Thursday, June 13, 2024

Read This!

 “The ratcatcher woke me, I knew he was coming, but I’d had three overflowing beers the night before and I’d slept through the rat and I wanted to go on sleeping.”  –– An excerpt from the chapter titled “First Thing” in Claire-Lousie Bennett’s book Pond 

You would never guess that Pond is Claire-Louise Bennett’s debut book by the way she expertly crafts her stories. Her writing style is similar in feel to authors like Virginia Woolf and Anne Carson, but at the same time, she has her own unique and fascinating tone. 

Pond is about the daily life of an unnamed woman living in a coastal village.  

Bennett’s construction of the book offers brief glimpses into our protagonist’s life –– as if opening a window in her cottage and peeking in. What’s incredible about this book and what we found so enticing is Bennett’s ability to spin the mundane into something unusual –– something quirky, comical and brilliant. She takes ordinary events like preparing for company or buying a tapestry and revitalizes them. The way she reveals the protagonist’s unfiltered thoughts and speculations lets readers learn how comical, and at times childish, the protagonist can be.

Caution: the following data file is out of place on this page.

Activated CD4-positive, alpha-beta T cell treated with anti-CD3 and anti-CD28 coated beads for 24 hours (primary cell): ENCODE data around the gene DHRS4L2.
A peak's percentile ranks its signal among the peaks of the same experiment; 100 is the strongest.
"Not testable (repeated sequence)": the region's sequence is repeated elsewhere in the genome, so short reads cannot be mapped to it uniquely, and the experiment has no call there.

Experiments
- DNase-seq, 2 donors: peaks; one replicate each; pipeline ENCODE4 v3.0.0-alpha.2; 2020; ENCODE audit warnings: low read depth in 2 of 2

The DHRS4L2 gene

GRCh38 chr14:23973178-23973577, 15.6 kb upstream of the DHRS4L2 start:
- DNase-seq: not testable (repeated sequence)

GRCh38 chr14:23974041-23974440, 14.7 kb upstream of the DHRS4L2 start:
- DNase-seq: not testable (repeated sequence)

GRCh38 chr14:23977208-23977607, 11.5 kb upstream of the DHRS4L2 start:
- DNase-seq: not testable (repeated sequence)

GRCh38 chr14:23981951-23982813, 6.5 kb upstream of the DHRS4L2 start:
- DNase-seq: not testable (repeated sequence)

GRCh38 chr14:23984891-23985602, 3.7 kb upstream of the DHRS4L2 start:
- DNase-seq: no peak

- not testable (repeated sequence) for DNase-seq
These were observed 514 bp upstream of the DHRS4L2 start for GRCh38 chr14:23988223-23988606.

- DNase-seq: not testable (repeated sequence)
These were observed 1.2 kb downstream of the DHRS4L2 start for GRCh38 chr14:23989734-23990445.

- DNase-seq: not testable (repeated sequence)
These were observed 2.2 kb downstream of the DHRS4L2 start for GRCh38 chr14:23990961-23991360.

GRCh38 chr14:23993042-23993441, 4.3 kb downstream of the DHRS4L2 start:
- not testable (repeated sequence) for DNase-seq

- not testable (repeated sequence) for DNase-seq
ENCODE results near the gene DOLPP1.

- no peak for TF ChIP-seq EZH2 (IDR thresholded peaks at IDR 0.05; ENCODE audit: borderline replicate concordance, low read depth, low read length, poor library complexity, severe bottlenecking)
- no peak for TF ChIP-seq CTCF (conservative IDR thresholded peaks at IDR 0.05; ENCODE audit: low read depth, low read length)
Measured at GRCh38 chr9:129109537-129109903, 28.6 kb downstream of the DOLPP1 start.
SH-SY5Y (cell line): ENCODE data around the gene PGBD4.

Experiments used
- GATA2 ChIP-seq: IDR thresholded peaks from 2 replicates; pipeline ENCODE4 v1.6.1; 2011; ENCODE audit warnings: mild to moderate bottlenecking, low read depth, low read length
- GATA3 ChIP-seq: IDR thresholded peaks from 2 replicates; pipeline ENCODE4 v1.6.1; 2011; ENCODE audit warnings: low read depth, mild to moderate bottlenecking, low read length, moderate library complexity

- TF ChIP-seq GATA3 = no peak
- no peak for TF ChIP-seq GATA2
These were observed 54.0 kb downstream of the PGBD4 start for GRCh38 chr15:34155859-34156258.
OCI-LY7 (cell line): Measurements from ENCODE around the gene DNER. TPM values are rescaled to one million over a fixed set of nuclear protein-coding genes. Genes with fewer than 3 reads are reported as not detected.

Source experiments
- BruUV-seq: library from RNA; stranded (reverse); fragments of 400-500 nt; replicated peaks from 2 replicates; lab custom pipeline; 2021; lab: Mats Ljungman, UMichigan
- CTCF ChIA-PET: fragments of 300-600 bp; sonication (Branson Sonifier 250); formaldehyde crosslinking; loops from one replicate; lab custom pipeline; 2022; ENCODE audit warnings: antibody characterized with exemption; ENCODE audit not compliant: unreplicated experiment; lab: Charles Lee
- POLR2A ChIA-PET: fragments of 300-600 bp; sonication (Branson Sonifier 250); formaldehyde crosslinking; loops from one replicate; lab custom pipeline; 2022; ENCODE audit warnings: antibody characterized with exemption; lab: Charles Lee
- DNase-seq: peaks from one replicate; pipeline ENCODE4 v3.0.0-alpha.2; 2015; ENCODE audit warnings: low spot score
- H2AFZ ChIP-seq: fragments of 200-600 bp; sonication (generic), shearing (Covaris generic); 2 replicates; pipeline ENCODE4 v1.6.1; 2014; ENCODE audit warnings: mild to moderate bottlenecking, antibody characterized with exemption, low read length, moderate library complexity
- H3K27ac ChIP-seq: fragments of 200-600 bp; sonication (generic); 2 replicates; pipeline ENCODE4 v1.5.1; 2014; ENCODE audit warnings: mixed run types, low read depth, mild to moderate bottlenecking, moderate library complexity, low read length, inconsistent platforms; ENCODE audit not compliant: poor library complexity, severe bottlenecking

Margriet Smulders’ painting Fair is foul, and foul is fair was chosen as the cover for Pond. It quite accurately materializes the colours, clutters and imperfections that Bennett writes of.  

We can’t say for sure how Bennett feels about the cover of her book; but we feel that when you pick up Pond, you immediately have an understanding of the imagery used in Bennett’s short stories. 

The way that Bennett has written these short stories allows them to be read on and off, out of order, and many times over. She writes almost without any sense of time, making each story easy to read, while at the same time leaving you with a lot to think about and consider. This quality makes it a good book to have on the go while in school.  

Reward yourself with a story from Pond after completing an exam. 

Pond can be found at the Killam Memorial Library at Dalhousie University, at the Halifax Public Libraries, as well as local bookstores. 

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